Audited Scaffolding Association Member CCS Scaffolding is well underway with a year-long contract to provide scaffolding for significant improvements to the A14 – currently the UK’s biggest road construction project. Jenny Gibson spoke to Edward Farrell, health and safety executive at CCS, to find out more.
On a 21-mile stretch of the A14 between Cambridge and Huntingdon, a 2,200-strong construction team is busy upgrading the dual carriageway to three lanes, including the creation of a new 17-mile bypass south of Huntingdon that will have four lanes in each direction. This much-anticipated and much-needed infrastructure project will add additional capacity, boost the local and national economy, and cut journey times by up to 20 minutes.
Kent-based CCS Scaffolding, along with sister company Sian Formwork, is one of the many subcontractors helping to deliver this upgraded road system, which is due to open to traffic by the end of 2020.
The specific contract awarded jointly to CCS Scaffolding and Sian Formwork is for Section 2 of this A14 Highways Project. The award, given by the A14 Integrated Delivery Team on behalf of Highways England, involves the construction of various abutments and piers for the required bridge works.
CCS’s health and safety executive, Edward Farrell, described the tender process. He said: “From the outset we had to take into consideration the planning, the materials and the complexity of the structures required, along with the specific deadlines all aspects needed to be complete by.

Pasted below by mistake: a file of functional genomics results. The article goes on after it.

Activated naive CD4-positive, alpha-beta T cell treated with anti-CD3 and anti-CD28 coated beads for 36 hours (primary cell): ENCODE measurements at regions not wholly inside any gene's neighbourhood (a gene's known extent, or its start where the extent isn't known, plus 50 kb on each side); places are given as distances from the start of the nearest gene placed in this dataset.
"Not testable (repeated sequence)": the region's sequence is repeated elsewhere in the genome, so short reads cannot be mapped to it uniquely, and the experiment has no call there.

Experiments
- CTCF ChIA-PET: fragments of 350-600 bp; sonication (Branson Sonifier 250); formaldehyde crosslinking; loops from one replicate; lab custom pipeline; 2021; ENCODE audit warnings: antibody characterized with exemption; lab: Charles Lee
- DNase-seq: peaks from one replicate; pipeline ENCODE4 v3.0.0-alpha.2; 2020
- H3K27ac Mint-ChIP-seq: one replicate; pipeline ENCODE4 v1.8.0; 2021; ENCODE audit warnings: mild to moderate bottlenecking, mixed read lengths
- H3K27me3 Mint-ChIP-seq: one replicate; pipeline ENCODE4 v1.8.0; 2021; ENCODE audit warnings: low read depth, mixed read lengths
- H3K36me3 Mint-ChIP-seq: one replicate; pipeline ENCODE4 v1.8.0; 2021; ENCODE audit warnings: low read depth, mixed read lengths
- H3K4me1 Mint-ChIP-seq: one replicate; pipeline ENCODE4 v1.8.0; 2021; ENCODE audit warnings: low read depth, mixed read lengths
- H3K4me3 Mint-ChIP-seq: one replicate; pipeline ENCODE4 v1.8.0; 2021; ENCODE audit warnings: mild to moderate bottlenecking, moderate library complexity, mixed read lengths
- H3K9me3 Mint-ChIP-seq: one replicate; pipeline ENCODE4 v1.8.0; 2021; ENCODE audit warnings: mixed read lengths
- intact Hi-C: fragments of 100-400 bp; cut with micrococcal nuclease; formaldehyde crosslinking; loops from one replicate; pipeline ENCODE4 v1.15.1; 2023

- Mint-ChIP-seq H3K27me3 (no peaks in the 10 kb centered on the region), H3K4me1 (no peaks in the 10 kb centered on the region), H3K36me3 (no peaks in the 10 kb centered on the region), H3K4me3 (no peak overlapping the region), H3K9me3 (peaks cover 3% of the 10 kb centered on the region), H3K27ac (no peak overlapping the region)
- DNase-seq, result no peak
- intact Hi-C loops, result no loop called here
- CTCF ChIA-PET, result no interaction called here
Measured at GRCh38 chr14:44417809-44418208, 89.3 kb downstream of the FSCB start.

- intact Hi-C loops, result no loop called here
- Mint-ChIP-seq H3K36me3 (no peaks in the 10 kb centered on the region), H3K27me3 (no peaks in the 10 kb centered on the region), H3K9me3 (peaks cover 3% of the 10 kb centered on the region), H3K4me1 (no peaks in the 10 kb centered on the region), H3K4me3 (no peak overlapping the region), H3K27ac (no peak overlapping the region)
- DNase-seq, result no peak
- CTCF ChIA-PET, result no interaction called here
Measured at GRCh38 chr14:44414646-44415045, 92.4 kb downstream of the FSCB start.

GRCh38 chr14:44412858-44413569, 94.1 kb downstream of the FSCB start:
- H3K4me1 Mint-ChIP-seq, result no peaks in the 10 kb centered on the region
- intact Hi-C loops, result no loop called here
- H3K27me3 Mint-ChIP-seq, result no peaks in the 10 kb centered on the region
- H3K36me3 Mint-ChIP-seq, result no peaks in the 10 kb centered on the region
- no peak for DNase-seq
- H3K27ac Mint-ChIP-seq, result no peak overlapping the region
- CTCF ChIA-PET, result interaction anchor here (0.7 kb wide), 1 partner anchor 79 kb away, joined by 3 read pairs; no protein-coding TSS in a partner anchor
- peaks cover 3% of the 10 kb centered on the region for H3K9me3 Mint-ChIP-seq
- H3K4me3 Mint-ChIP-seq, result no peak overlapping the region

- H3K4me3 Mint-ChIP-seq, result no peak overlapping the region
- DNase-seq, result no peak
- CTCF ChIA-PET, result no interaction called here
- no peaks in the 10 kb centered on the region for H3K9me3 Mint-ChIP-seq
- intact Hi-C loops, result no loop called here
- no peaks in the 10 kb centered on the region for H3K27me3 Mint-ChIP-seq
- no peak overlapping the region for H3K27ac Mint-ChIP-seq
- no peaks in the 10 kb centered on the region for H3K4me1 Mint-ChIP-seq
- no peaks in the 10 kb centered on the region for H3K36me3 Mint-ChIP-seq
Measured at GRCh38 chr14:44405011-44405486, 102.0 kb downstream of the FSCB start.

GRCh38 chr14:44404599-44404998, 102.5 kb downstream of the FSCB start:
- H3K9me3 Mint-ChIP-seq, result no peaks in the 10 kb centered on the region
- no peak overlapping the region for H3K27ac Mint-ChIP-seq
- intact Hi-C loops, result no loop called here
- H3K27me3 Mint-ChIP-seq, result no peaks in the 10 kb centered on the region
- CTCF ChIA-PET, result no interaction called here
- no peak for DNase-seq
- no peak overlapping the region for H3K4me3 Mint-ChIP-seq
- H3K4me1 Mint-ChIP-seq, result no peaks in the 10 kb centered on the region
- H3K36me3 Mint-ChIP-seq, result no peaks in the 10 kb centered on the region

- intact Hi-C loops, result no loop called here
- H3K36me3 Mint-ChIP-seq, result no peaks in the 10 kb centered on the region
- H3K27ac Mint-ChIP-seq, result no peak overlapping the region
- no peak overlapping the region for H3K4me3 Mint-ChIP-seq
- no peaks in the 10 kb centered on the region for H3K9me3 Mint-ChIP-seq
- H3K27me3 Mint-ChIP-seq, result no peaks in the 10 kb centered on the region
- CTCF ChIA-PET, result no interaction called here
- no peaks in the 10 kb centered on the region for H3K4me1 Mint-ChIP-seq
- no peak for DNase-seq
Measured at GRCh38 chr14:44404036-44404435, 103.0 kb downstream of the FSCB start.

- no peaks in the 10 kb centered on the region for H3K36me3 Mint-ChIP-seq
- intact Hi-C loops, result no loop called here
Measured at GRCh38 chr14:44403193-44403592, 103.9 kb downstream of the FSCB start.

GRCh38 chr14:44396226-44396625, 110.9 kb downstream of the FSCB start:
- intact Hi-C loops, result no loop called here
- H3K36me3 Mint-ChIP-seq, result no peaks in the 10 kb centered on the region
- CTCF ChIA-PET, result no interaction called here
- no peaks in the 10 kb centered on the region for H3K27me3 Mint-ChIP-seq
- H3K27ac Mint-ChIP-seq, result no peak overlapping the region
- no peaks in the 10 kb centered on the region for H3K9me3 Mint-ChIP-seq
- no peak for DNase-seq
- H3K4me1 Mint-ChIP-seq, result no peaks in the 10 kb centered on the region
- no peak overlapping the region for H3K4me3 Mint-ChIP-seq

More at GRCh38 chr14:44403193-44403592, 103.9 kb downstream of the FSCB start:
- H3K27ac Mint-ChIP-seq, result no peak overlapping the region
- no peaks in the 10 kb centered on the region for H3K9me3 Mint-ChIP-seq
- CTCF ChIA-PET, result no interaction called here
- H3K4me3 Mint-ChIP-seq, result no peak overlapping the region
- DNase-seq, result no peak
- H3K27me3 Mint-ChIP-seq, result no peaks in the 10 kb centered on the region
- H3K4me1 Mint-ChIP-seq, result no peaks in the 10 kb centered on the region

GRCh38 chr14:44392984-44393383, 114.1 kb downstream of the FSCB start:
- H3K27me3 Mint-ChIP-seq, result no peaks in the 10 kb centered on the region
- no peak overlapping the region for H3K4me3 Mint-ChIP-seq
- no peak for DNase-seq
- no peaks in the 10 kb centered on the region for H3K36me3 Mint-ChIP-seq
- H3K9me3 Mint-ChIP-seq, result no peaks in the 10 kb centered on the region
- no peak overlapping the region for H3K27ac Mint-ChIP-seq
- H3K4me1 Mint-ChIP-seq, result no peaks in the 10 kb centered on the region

“Given the largescale structures and multiple bridges, we decided to work with a dedicated scaffold design company – one we’d worked with on many occasions previously – to remove time pressures and allow CCS and Sian Formwork to concentrate on other aspects of the project.”
On appointment, CCS’s site manager attended programme and progress meetings to ensure materials and labour resources were on-site as required to meet the project’s programme objectives.
Mr Farrell continued: “The interaction between the scaffold design team and the client’s temporary works team helped to make sure that the designs for some bridge abutments were fully approved, and ready for when the structure was released to us.
“This avoided delays and meant our scaffolders could help to keep the programme on schedule.”
Scope of works
The structures across Section 2 of the A14 project were all generic abutments and wing walls, all tasks that CCS and Sian Formwork had performed as a joint venture many times before. The BN03 structures had three separate sets of abutments all around 60 metres long, 8 metres high and 1.8 metres thick. This scale required multiple boarded lifts and for all structures to be freestanding with buttresses installed at regular intervals, and with high amounts of kentledge, to ensure the safety and structural stability of the scaffold for Sian Formwork and other contractors needing to install bearing pads and large heavy duty steel bridge beams.
CCS used a system scaffold solution to increase production rate and enhance safety processes while erection, adaption and dismantle occurs at BN05 structures.
For one of the BN05 sections, pre-set formwork shutters were made for sets of three round columns for the bridge sections to sit on. Mr Farrell explained: “Once we’d started the section and we were erecting scaffolding for the circular piers, we soon came to the conclusion that by using a system scaffold approach there was a quicker and safer way to erect these specific shaped columns.
“This also meant we were able to overcome any safety issues with regards to working at height by installing our guardrails via our advanced guardrail tools.
“This had the benefit of saving a large amount of labour and time resources by not using tube and fitting and not needing to install half lifts or installing edge protection via scaffold steps,” he explained.
CCS has an average of 20 scaffolders on-site and commenced the contract in March last year. As a whole team with Sian Formwork, there are around 60 operatives working on this A14 project.
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